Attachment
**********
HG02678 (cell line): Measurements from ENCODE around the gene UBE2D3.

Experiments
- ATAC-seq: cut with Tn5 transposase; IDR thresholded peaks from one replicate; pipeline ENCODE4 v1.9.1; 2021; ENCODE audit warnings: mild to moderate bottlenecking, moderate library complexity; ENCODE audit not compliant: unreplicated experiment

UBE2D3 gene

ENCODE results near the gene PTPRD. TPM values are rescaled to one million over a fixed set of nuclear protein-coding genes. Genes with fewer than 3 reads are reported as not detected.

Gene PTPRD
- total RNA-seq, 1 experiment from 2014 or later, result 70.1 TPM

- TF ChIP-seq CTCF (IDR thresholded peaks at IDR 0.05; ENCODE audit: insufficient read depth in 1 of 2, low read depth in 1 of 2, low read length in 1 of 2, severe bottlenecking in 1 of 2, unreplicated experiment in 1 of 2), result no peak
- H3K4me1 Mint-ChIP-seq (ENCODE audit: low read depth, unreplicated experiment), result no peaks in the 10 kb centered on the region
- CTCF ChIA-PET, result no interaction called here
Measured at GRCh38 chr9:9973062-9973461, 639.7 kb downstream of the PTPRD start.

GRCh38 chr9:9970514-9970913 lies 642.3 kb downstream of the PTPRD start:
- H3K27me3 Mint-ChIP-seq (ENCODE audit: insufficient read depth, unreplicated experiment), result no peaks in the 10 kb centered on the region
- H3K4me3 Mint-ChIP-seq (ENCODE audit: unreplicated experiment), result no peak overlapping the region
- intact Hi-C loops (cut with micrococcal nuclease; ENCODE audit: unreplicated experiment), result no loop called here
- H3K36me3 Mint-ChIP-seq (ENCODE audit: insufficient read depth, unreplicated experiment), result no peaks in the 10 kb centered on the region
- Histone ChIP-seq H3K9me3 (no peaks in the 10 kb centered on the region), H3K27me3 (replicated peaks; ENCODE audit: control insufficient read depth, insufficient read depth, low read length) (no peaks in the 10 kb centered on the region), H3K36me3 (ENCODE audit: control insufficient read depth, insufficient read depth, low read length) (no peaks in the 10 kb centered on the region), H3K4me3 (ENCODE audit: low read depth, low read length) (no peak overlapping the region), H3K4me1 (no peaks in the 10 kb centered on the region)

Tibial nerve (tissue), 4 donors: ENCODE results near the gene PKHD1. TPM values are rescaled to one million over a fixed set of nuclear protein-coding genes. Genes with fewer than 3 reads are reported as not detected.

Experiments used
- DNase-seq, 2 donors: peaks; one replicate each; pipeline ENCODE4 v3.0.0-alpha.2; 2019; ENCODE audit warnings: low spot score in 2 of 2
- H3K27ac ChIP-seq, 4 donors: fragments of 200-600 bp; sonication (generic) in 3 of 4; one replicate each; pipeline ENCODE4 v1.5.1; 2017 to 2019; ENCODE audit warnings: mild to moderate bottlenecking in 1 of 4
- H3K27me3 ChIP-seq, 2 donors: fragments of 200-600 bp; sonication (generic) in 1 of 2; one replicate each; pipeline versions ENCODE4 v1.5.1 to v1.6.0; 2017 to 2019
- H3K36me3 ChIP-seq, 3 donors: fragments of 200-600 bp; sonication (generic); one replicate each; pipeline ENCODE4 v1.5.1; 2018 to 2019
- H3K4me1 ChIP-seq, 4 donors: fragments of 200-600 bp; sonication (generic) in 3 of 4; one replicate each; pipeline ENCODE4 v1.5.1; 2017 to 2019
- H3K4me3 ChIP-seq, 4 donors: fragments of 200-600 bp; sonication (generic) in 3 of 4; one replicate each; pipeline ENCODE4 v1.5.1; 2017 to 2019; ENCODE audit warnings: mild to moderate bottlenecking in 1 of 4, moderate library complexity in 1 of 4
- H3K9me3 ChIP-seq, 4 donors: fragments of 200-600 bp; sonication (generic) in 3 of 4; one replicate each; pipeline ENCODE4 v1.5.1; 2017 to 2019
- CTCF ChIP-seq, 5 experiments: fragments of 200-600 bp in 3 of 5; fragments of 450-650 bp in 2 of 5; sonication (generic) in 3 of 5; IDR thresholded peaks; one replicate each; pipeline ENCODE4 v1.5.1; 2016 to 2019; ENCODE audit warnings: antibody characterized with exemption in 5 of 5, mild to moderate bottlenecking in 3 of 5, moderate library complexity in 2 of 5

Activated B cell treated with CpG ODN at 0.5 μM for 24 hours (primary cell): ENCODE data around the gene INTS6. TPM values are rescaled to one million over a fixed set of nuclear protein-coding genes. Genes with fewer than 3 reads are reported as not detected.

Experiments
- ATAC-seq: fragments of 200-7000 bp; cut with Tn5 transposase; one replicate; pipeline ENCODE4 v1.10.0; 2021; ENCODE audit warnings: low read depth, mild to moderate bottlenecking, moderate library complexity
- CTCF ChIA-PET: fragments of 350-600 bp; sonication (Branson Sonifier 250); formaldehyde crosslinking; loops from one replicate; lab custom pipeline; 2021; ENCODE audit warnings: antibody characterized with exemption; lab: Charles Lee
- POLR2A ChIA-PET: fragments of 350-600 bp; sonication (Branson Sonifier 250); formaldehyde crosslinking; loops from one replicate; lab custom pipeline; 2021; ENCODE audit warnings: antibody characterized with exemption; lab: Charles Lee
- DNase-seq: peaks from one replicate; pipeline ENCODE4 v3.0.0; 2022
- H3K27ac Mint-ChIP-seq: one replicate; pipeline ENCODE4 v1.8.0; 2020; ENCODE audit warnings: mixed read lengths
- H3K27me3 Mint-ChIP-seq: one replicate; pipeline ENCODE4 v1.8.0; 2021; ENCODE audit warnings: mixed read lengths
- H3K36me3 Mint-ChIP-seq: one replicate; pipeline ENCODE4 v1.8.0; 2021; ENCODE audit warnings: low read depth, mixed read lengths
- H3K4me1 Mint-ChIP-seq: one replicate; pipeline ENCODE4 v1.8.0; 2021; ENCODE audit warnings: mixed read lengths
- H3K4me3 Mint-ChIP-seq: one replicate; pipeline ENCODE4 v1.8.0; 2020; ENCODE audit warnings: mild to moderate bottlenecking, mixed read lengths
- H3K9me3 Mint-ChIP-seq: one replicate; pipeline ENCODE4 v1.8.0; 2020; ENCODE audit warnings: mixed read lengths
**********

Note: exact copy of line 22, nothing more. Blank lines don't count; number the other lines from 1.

- H3K27me3 ChIP-seq, 2 donors: fragments of 200-600 bp; sonication (generic) in 1 of 2; one replicate each; pipeline versions ENCODE4 v1.5.1 to v1.6.0; 2017 to 2019